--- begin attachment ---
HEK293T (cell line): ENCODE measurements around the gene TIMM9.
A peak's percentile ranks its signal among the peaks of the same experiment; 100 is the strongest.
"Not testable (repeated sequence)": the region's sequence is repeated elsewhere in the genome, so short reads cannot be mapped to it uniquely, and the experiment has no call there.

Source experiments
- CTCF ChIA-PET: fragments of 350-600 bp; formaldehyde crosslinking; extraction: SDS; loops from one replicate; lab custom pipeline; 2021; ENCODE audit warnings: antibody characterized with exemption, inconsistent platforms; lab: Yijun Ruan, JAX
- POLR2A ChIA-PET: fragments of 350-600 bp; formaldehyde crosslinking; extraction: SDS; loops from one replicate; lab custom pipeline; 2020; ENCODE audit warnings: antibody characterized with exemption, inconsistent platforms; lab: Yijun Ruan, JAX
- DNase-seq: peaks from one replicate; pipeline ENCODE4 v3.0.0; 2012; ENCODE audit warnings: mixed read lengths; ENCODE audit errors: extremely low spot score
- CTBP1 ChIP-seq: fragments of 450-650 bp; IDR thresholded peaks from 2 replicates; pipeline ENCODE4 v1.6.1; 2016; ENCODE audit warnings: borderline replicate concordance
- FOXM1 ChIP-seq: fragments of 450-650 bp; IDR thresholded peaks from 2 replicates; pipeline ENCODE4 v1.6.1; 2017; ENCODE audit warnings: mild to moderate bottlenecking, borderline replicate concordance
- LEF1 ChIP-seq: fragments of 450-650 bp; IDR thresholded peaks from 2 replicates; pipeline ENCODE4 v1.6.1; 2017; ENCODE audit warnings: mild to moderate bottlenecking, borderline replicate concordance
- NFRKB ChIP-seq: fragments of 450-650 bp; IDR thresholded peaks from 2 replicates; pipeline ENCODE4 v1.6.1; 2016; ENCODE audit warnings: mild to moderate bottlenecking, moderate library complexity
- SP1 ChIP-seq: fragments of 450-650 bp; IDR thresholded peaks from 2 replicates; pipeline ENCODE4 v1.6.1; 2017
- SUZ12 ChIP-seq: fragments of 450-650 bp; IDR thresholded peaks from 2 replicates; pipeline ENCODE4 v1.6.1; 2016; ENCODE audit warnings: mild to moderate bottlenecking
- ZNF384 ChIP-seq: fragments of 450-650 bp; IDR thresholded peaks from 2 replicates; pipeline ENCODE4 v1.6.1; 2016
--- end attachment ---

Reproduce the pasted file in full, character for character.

HEK293T (cell line): ENCODE measurements around the gene TIMM9.
A peak's percentile ranks its signal among the peaks of the same experiment; 100 is the strongest.
"Not testable (repeated sequence)": the region's sequence is repeated elsewhere in the genome, so short reads cannot be mapped to it uniquely, and the experiment has no call there.

Source experiments
- CTCF ChIA-PET: fragments of 350-600 bp; formaldehyde crosslinking; extraction: SDS; loops from one replicate; lab custom pipeline; 2021; ENCODE audit warnings: antibody characterized with exemption, inconsistent platforms; lab: Yijun Ruan, JAX
- POLR2A ChIA-PET: fragments of 350-600 bp; formaldehyde crosslinking; extraction: SDS; loops from one replicate; lab custom pipeline; 2020; ENCODE audit warnings: antibody characterized with exemption, inconsistent platforms; lab: Yijun Ruan, JAX
- DNase-seq: peaks from one replicate; pipeline ENCODE4 v3.0.0; 2012; ENCODE audit warnings: mixed read lengths; ENCODE audit errors: extremely low spot score
- CTBP1 ChIP-seq: fragments of 450-650 bp; IDR thresholded peaks from 2 replicates; pipeline ENCODE4 v1.6.1; 2016; ENCODE audit warnings: borderline replicate concordance
- FOXM1 ChIP-seq: fragments of 450-650 bp; IDR thresholded peaks from 2 replicates; pipeline ENCODE4 v1.6.1; 2017; ENCODE audit warnings: mild to moderate bottlenecking, borderline replicate concordance
- LEF1 ChIP-seq: fragments of 450-650 bp; IDR thresholded peaks from 2 replicates; pipeline ENCODE4 v1.6.1; 2017; ENCODE audit warnings: mild to moderate bottlenecking, borderline replicate concordance
- NFRKB ChIP-seq: fragments of 450-650 bp; IDR thresholded peaks from 2 replicates; pipeline ENCODE4 v1.6.1; 2016; ENCODE audit warnings: mild to moderate bottlenecking, moderate library complexity
- SP1 ChIP-seq: fragments of 450-650 bp; IDR thresholded peaks from 2 replicates; pipeline ENCODE4 v1.6.1; 2017
- SUZ12 ChIP-seq: fragments of 450-650 bp; IDR thresholded peaks from 2 replicates; pipeline ENCODE4 v1.6.1; 2016; ENCODE audit warnings: mild to moderate bottlenecking
- ZNF384 ChIP-seq: fragments of 450-650 bp; IDR thresholded peaks from 2 replicates; pipeline ENCODE4 v1.6.1; 2016